Over the previous twenty years only four episodes worldwide registered higher economic losses than Venezuela.

Santos said many people had found his conclusions pessimistic and depressing. Let me here interject some thoughts from the peanut gallery. By the end of his talk I couldn’t help feeling he was way too optimistic.  His conclusions seemed to presume the near-total transformation of Venezuelan culture and society from rent-chasing to highly productive: in itself, hard for me to conceive. The conclusions also assumed the likelihood of luring back international investors, entrepreneurs and the small business persons who had fled the country, not to mention all the professionals (like the oil workers Chávez had blithely dismissed on television some fifteen years ago). All those people are now settled in new lives all over the world. Why would they want to return to a country driven back to the stone age in development by wrong-headed policies where the daily challenge of finding enough food to eat will likely still be a problem for a long time to come after a post-chavista transition? Certainly, there will be opportunities, but unless someone deals with the growing numbers of pranes y malandros and the colectivos, there will also be risks that investors, et al. might consider too great to take on… 

Oil is neither blessing nor curse, but an opportunity that generates huge challenges.

Francisco Monaldi presented last with a look, predictably, given his work, at oil. Is it a blessing or a curse? Neither one, he said, but rather “an opportunity that generates huge challenges.” He pointed to the economic success of Venezuela from 1920-1980 and the relative political peace from 1958-1988. Many economies dependent on one resource have an extreme growth, followed by a long slump and then a gradual, and often stable, upward growth. Norway, for example. But Venezuela’s radical turn with Chavez, whose popularity moved with the price of oil, is the cause of its uniquely calamitous collapse, unlike all other oil producing countries that better managed both the boom and the bust. Norway banked those profits and now sits on a treasure chest of some $900 billion in investments from which it takes its three or four percent per year from stock yields, interest and dividends to manage its economy.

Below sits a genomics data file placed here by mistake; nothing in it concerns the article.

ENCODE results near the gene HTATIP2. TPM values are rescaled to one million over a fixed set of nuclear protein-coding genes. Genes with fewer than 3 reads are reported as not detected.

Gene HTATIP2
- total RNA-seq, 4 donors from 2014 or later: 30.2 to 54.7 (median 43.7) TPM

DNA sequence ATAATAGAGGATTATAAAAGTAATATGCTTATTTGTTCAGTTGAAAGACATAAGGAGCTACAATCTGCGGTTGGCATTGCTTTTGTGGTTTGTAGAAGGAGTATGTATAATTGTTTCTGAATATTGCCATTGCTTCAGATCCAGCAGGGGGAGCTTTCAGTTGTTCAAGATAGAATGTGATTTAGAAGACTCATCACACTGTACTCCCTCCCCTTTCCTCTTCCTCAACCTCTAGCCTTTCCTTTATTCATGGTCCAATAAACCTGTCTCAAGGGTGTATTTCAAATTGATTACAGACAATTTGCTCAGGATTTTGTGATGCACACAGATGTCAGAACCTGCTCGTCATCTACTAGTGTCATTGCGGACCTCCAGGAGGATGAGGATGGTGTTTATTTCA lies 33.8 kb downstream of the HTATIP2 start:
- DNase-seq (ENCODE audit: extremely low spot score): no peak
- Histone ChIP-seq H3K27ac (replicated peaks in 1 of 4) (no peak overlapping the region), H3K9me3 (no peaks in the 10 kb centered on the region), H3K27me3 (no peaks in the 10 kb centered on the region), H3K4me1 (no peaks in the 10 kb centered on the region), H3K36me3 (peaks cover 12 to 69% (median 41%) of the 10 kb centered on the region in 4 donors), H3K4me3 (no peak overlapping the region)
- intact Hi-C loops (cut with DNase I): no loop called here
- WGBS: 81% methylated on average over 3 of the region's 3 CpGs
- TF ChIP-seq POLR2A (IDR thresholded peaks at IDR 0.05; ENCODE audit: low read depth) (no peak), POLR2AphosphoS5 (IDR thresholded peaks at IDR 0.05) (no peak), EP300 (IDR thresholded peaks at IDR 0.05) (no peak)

Venezuela did something else with its opportunity. Like East Palo Alto, Venezuela is on the other side of the tracks from places like Norway or even Saudi Arabia. And it looks like even harder times coming on that side of the tracks.

Clifton Ross

Clifton Ross recently published his political memoir documenting his conversion from Chavismo to the opposition. He lives in Berkeley, California with his wife and co-editor, Marcy Rein, and their two cats.